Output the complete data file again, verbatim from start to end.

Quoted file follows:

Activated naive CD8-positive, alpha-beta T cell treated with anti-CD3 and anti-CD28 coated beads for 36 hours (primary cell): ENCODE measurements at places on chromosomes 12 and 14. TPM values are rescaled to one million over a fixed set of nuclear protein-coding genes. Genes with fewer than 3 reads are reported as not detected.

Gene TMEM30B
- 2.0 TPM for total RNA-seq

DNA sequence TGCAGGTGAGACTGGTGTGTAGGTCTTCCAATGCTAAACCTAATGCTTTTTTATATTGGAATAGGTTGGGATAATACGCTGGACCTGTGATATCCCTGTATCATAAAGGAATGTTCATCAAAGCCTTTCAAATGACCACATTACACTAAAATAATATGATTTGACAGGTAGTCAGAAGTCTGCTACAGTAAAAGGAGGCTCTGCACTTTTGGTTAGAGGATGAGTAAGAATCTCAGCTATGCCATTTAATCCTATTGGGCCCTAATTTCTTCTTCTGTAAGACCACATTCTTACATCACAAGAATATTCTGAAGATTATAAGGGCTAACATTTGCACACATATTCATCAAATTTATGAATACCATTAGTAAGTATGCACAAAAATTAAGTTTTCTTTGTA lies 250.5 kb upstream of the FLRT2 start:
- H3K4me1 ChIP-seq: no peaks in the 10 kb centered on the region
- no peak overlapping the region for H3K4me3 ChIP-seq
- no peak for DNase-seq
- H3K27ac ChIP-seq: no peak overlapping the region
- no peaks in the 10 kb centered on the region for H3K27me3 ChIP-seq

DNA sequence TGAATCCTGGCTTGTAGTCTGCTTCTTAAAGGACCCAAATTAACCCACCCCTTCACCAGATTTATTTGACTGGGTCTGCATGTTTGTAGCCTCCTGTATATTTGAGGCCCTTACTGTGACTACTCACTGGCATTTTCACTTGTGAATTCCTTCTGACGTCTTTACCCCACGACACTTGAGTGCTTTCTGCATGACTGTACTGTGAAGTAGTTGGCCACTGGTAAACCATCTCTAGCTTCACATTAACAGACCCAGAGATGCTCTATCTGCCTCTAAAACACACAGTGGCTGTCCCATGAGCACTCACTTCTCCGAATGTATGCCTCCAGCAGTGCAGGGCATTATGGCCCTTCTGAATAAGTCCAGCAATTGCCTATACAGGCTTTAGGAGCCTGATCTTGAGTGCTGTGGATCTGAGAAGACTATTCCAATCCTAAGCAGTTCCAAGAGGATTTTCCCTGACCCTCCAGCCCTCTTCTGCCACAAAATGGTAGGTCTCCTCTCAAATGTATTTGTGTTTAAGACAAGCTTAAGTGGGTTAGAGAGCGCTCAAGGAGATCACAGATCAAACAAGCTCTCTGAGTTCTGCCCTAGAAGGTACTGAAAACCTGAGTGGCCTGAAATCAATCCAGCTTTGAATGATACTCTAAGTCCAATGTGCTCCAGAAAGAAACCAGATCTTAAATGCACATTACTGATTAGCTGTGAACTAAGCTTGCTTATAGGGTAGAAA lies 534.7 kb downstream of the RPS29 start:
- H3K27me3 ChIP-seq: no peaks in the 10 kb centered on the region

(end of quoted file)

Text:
Activated naive CD8-positive, alpha-beta T cell treated with anti-CD3 and anti-CD28 coated beads for 36 hours (primary cell): ENCODE measurements at places on chromosomes 12 and 14. TPM values are rescaled to one million over a fixed set of nuclear protein-coding genes. Genes with fewer than 3 reads are reported as not detected.

Gene TMEM30B
- 2.0 TPM for total RNA-seq

DNA sequence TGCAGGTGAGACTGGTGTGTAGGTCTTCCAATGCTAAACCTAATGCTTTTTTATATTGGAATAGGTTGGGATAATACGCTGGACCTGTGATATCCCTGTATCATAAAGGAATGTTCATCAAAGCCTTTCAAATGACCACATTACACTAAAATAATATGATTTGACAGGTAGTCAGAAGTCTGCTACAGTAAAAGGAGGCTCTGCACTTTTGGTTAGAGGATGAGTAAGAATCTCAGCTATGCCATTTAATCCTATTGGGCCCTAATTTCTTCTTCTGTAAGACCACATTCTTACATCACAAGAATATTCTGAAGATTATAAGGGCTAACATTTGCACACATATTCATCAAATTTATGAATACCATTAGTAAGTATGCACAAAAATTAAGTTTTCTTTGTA lies 250.5 kb upstream of the FLRT2 start:
- H3K4me1 ChIP-seq: no peaks in the 10 kb centered on the region
- no peak overlapping the region for H3K4me3 ChIP-seq
- no peak for DNase-seq
- H3K27ac ChIP-seq: no peak overlapping the region
- no peaks in the 10 kb centered on the region for H3K27me3 ChIP-seq

DNA sequence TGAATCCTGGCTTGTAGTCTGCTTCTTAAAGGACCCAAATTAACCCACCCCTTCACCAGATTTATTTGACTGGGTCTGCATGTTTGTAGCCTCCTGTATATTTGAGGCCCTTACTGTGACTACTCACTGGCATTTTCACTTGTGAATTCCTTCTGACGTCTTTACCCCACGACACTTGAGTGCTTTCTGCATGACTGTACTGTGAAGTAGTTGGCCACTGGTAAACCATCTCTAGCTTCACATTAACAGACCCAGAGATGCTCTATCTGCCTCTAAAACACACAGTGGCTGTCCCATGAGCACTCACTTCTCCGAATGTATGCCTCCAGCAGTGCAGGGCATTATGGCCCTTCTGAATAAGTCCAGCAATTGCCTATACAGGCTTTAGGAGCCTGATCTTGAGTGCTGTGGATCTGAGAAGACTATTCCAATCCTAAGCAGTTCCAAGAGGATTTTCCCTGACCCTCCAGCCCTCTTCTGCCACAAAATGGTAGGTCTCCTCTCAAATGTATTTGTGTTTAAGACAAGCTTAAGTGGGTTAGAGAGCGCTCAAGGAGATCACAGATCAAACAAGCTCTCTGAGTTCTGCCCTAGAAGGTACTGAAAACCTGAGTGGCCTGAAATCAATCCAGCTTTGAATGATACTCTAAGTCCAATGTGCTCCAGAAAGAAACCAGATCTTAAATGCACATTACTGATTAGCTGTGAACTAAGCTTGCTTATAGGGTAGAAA lies 534.7 kb downstream of the RPS29 start:
- H3K27me3 ChIP-seq: no peaks in the 10 kb centered on the region